Oct 7
dbryant75 , Posted on SUPPORT NETWORK Blog

Advocate in the making

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I'm very passionate about advocating for my health and the health of countless others that are affected by blood clots. 5 years ago I found out that my blood clot was not fully diagnosed in 2013. I was originally told that the blood clot was just in the groin of my right leg. During a follow up ultrasound 7 months later, the ultrasound tech dropped a bomb on me by telling me that the clot wasn’t just in my groin, but it went all the way down to behind my knee! On March 6, 2014, I was laying on an operating table in the Vascular Department of MUSC wondering why the entire team of doctors and nurses immediately stopped my venogram and were huddled in the adjoining room looking at me and discussing something. At that moment I knew there was more serious news about to come. Within moments, they all came back in and started cleaning up. My Interventional Radiologist informed me that he was unable to access my left iliac vein as well as my right iliac vein. They were both so occluded with chronic clot that he couldn’t get the catheter to budge! What he also found out was that I was not getting any return blood flow from my left leg. They were originally going to increase my dosage of Lovenox (anticoagulant injection) and wait for a month, then recheck me to see if the clotting dissolved any. My husband and I both didn’t like that plan and didn’t trust that anything would change, because it had already been a year since I was diagnosed and nothing had improved yet, so why would it be any different in another 30 days?!? After mentioning our feelings to my Interventional Radiologist, he decided to get aggressive (my kind of doctor!). I would come back in one week and they would do another venogram, but this time they would start me on thrombolysis with tPA (clot dissolving medication) and would be utilizing an awesome new device called Angiojet to help break up and suction out the chronic clotting that ran from my right common and external iliac veins, across to my left common and external iliac veins, and then down my left leg to behind the knee. I was wide awake for the entire surgery, which lasted 6 1/2 hours.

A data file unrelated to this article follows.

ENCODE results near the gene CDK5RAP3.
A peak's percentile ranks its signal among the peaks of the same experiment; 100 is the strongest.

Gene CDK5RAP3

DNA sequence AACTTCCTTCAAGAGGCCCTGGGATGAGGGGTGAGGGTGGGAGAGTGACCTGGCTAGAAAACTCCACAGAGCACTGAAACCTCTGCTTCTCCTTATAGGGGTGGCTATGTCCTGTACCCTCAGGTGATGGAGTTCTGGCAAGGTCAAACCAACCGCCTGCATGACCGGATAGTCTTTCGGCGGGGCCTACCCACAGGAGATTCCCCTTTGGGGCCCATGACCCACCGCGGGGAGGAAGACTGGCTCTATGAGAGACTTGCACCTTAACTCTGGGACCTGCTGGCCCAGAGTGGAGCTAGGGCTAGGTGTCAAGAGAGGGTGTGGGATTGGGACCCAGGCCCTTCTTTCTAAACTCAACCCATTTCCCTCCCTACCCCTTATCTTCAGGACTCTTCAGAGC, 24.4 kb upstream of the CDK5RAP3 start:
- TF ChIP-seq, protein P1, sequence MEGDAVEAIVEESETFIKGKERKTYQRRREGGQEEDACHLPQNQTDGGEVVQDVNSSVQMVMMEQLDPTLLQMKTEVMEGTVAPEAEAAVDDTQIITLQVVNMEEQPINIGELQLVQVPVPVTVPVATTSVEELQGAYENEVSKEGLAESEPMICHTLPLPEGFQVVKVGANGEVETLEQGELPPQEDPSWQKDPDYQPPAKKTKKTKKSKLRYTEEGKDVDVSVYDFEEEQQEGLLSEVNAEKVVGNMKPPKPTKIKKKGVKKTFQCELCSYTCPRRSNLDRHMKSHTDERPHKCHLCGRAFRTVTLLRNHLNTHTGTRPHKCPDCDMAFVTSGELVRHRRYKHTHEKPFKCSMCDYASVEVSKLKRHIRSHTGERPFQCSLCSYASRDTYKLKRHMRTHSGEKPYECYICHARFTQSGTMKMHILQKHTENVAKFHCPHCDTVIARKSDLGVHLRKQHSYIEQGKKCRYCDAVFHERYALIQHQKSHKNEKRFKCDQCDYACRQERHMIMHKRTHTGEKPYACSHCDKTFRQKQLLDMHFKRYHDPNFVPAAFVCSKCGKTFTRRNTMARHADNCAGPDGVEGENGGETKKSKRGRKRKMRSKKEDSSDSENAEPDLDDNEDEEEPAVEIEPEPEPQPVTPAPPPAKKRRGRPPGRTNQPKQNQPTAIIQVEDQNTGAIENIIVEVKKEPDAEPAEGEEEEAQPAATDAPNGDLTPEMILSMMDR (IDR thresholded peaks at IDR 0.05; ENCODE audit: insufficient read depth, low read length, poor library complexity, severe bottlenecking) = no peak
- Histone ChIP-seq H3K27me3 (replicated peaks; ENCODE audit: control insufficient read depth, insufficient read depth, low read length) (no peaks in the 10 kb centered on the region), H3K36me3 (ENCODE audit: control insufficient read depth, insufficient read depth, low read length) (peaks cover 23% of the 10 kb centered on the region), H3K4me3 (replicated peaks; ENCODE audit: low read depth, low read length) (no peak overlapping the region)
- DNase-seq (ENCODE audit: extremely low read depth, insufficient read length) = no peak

After the blood clots were removed (only a little bit of chronic clot remained attached to some of the vessel walls) they had to utilize a balloon to open up several of my veins. The veins had been weakened and damaged by the blood clots having been in place for so long that my veins started narrowing and collapsing after the clots were removed. The Interventional Radiologist diagnosed me with May Thurner Syndrome at this time. He was able to see that the right iliac artery was overlying the left iliac vein and compressing it to the point there was no return blood flow from my left leg. After ballooning the left iliac vein open to the necessary size for adequate blood flow, two stents were placed to keep the vein open and restoring the blood flow. After this surgery, many of my symptoms resolved and I felt rejuvenated and like I had a real shot at getting my life back.